"
Newspaper Archive of
The New Era Paper
Sweet Home, Oregon
Lyft
November 7, 2012     The New Era Paper
PAGE 10     (10 of 20 available)        PREVIOUS     NEXT      Full Size Image
 
PAGE 10     (10 of 20 available)        PREVIOUS     NEXT      Full Size Image
November 7, 2012
 

Newspaper Archive of The New Era Paper produced by SmallTownPapers, Inc.
Website © 2021. All content copyrighted. Copyright Information.     Terms Of Use.     Request Content Removal.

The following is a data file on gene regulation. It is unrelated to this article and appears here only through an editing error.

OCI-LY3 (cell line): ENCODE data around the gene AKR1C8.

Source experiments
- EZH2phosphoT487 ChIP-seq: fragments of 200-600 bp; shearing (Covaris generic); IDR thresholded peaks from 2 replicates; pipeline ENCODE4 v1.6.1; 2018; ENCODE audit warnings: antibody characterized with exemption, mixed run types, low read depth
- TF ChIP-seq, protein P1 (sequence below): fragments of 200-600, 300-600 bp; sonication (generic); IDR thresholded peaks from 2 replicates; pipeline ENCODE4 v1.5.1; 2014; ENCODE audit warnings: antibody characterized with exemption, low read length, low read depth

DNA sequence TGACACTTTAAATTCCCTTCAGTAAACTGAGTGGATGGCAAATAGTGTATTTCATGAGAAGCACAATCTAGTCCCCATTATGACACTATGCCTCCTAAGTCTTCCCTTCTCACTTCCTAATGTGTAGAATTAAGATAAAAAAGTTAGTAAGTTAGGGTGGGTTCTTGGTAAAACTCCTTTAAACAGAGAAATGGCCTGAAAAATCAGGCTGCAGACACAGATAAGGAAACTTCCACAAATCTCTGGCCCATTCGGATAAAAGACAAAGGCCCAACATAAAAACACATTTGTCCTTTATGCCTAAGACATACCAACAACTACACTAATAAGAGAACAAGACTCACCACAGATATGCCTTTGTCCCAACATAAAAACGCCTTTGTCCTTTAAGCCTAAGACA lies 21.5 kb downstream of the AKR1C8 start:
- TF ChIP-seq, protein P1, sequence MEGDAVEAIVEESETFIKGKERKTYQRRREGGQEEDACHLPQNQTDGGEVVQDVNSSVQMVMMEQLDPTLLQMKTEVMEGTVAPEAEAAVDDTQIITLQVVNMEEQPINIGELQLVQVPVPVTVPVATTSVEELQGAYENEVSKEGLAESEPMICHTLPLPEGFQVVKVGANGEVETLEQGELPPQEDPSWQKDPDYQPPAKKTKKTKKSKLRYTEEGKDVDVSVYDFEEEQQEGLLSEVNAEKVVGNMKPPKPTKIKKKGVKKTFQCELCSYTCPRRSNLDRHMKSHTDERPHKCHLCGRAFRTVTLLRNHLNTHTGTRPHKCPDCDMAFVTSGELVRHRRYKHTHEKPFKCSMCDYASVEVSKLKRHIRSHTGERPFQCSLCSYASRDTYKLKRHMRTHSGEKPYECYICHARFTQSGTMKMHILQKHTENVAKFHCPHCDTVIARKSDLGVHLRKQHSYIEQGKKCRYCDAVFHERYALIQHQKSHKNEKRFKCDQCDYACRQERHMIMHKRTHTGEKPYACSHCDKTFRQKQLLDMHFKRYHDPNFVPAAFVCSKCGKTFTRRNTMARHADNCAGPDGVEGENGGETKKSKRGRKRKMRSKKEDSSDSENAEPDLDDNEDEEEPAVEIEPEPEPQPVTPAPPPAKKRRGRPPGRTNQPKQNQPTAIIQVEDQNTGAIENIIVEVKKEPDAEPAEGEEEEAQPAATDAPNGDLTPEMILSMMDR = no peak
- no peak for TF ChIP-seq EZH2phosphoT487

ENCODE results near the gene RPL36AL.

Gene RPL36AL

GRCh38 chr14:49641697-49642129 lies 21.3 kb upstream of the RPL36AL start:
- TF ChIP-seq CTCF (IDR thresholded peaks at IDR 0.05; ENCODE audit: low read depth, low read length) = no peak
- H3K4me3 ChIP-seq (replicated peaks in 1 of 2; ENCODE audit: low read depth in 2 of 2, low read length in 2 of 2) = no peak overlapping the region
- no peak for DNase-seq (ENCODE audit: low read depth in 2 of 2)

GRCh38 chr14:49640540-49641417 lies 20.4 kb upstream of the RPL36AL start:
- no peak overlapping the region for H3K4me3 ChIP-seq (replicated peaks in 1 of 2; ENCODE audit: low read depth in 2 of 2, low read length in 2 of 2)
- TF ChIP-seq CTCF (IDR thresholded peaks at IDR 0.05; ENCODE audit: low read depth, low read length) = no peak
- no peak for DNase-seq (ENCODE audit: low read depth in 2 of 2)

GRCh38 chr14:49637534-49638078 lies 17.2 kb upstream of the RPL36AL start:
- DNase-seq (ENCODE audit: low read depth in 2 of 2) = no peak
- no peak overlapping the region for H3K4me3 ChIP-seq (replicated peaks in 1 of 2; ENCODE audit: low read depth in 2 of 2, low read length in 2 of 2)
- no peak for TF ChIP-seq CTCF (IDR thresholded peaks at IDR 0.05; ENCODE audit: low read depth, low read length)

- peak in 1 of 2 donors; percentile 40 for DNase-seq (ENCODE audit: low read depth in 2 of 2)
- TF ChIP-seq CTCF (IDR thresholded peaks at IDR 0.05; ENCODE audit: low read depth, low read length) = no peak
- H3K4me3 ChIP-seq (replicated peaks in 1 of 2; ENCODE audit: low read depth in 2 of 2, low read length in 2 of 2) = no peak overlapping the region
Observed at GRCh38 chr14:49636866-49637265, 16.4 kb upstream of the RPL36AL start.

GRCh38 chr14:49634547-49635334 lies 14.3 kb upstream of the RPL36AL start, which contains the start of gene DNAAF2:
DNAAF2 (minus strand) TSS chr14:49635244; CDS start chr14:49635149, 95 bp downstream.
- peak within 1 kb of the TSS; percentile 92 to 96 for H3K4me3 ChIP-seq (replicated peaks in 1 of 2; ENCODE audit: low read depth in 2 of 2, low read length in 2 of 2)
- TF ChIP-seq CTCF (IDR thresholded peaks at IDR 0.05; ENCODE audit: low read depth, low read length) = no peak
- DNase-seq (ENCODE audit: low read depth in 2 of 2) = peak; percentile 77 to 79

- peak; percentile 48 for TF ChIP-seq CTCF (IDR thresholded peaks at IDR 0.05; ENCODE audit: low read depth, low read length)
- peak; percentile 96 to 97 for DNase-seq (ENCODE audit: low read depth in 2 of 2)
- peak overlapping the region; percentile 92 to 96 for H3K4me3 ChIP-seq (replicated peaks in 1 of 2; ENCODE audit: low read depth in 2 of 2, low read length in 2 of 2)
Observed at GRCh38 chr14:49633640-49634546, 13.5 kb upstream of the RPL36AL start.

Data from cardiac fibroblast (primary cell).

Page 10 1 l'P. r - November 7, 2012 SHPD's recruitment of veterans working out well By Sean C. Morgan Of The New Era Geoffrey Hamlin is the latest of three military veterans recently hired as police officers at Sweet Home Police Department. About three years ago the Sweet Home Police Department decided to make a concerted ef- fort to hire returning veterans to fill open positions within the agency, Police Chief Bob Burford said. "Results for the first effort were a bit disappointing because at the time, many veterans showing interest in the jobs were still de- ployed abroad and their discharge dates were too far away to meet the department's needs. "In addition, of those veterans immediately available, many lived in other parts of the. country and could not afford to participate in a hiring process that required mul- tiple trips for testing, interviews, psychological and medical, exami- nations, etc." But early this year when the department needed to fill an un- precedented four positions at once, it found highly qualified candidates ready and available, Burford said. "We found recently returned veter- ans for three of the four positions. We are absolutely confident in the skills and commitment of all four officers we eventually selected." Hamlin, who went to work on Aug. 1, had been laid off from the Josephine County Sheriff's Office. "I was trying to go to college and found that working three jobs was a bit much," Hamlin said, so he left Rogue River Community College and joined the Navy. His brother-in-law was a recruiter, and he signed up for the education and law enforcement experience. "I joined the Navy in April of 2004 as a master at arms," Hamlin said. "After completing my train- ing I was stationed at Naval Station Everett in Washington. While there I performed law enforcement and base security duties standard of all master at arms." He performed harbor patrol and bike patrol and was certified as a field training officer. He kvas deployed in 2007 to Camp Bucca, Iraq, on a one-year tour working in detainee opera- AIL. &verson ..... CerUfied Appraiser AucUeneer for 40 plus years! Member of International Society of Livestock Appraisers and American Society of Farm Equipment Appraisers My services don't cost, they pay! 541-967-7674 - Office or 541-928-7676 "The Real Deal" PRIMASING MOTORS * HAPPY VETERAN'S DAY * 21684191- 1400-225-4670 THE "Y" IN LEBANON Photo by Sean C .Morgan Recently hired veterans now working as Sweet Home police officers are, from left, David Hickcox, Matt Johnson and Geoffrey Hamlin. tions. He remained in the Navy Re- serves until March of 2010. In April 2009, he was hired to work corrections with Josephine County. In 2010 he was trans- ferred to the patrol division where he worked until he was laid off in May. He applied with SHPD after being forwarded an e-mail that was sent to Josephine County. Hamlin, 29, who grew up in Rogue River was interested in law enforcement early, entering the Ex- plorers program with the Oregon State Police in Medford at the age of 16, he said. "I like that every day is differ- ent. You never know. Being able to be outside and roam is nice, while knowing you're doing something productive and helping people out." SHPD has been great, Hamlin said. "It's a good group to work with. We're smaller. We're close." Mike E. Adams, a school board member who also sits on the city Planning Commission, currently serves as a JAG officer in the Or- egon National Guard. "I think it's a great thing for the Police Department to hire vet- erans," he said. "The culture be- tween law enforcement and the military is very similar. The veter- ans put their lives on the line for their country." The same thing goes for law enforcement, he said. The values are similar. "The Police Department should be commended for hiring veterans," Adams said. "I strongly encourage all em- ployers to take a look at these fine young men and women when mak- ing hiring decisions," Burford said. "They have already well demon- strated a commitment to purpose that will meet the needs of any employer but is especially applica- ble to law enforcement and public safety. They have risked all for our nation and the very least we can do is give them a chance to keep serv- ing." "It's nice that employers are willing to give veterans prefer- ence," Hamlin Said. "While not true in every case, employers that are willing to hire veterans are making an investment in an indi- vidual that has self-discipline and is highly trained. "It is not easy to excel in the military. In order to do so, you have to prove that you have self- discipline and are competent with the work you are assigned. The military places you in a position where lives depend on you. There is no room for juvenile behavior in the military. This experience should be brought forward into the civilian workforce. "I know several veterans that are highly trained in areas that don't always equate to civilian work. I have a good friend that spent several years as a gunner's mate in the Navy. His area of ex- pertise ranges from small firearms to large ship-mounted weapons. He has struggled to find a career in Or- egon. He is currently working six days a week to make sure his fam- ily is cared for. "I was once told by a poten- tial employer that he will not hire veterans returning from Iraq or Af- ghanistan for fear of PTSD. That itself is a stereotypical attitude, and in my opinion discrimination. "I wish more employers were willing to step up and hire veter- ans. Not only are you getting a high quality employee, but it's nice to know that we are appreciated for the sacrifices made during our time of service." Officer Matt Johnson joined the Marine Corps on July 24, 2007. He attended boot camp from that date until Oct. 18, 2007 and then attended the School of Infantry and was trained as an infantry anti-tank missileman. He was stationed at Camp Pendleton, Calif., with 3rd Battalion, 1st Marines, The Thun- dering Third. "I deployed in July of 2008 to the 31st Marine Expeditionary Unit to southeast Asia," Johnson said. "I trained with foreign mili- taries in Japan and the Philippines. I returned stateside in January of 2009. I deployed again in April of 2010 to Garmsir district, Helmand province, Afghanistan. "We conducted combat op- erations until we returned home in November. My unit succeeded in pushing Taliban out of our area of operations and developing a work- ing relationship with the locals." He was honorably discharged on July 23, 2011. He moved back to Oregon and attended one term at Oregon State University, studying industrial engineering. "I quickly discovered that a desk job no longer appealed to me and returned to my high school dream of becoming a police offi- cer," Johnson said. He applied with Sweet Home Police Department in November 2011 and started his ca- reer on Jan. 23, 2012. See Cops, page 11